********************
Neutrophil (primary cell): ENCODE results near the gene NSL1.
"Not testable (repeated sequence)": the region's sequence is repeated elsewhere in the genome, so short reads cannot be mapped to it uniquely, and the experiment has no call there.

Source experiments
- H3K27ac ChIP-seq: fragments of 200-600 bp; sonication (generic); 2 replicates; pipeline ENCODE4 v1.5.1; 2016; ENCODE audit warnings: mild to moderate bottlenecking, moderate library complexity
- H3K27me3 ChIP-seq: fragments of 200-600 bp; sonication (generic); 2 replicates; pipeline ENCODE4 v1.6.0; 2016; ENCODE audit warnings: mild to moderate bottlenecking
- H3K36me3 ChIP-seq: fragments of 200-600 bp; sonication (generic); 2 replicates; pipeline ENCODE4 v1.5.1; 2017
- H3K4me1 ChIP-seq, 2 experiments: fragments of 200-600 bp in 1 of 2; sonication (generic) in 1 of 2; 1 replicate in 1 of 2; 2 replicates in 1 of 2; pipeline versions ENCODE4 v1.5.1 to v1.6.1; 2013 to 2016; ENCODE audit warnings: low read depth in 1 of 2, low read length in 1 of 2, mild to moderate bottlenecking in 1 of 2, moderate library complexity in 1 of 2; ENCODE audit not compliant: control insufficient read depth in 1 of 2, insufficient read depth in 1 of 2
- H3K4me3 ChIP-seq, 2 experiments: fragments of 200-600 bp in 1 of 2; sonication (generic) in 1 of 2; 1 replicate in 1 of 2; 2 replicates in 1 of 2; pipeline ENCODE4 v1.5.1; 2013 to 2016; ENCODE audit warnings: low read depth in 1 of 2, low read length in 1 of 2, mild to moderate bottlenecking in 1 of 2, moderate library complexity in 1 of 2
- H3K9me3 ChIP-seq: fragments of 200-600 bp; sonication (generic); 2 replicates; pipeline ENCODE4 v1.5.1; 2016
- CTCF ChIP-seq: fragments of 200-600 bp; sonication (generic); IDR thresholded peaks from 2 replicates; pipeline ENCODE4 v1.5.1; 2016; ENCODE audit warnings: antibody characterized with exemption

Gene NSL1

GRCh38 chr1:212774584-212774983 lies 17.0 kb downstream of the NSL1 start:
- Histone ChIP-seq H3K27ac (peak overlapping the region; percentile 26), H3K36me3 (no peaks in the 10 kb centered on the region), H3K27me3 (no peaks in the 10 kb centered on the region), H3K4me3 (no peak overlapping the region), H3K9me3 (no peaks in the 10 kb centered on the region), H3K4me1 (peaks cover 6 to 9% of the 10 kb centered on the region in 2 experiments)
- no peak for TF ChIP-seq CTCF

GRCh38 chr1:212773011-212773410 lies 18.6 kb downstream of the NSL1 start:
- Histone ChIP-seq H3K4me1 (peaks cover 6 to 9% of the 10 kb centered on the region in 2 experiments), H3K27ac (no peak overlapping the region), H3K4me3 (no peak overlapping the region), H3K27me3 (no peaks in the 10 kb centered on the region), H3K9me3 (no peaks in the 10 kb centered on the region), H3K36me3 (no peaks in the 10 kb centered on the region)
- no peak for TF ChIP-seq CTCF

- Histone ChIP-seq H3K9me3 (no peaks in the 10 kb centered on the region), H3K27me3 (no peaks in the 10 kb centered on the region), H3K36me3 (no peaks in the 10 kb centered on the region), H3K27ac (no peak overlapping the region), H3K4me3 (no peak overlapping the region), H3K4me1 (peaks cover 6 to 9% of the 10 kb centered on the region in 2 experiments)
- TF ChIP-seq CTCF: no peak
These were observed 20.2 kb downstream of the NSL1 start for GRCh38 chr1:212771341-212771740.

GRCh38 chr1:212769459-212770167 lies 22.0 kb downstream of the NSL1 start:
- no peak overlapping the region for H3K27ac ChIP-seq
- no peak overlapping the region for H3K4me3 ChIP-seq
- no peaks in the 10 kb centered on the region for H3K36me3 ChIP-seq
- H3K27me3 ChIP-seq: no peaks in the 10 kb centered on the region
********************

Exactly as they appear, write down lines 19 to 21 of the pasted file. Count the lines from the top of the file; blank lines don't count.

- TF ChIP-seq CTCF: no peak
These were observed 20.2 kb downstream of the NSL1 start for GRCh38 chr1:212771341-212771740.

GRCh38 chr1:212769459-212770167 lies 22.0 kb downstream of the NSL1 start: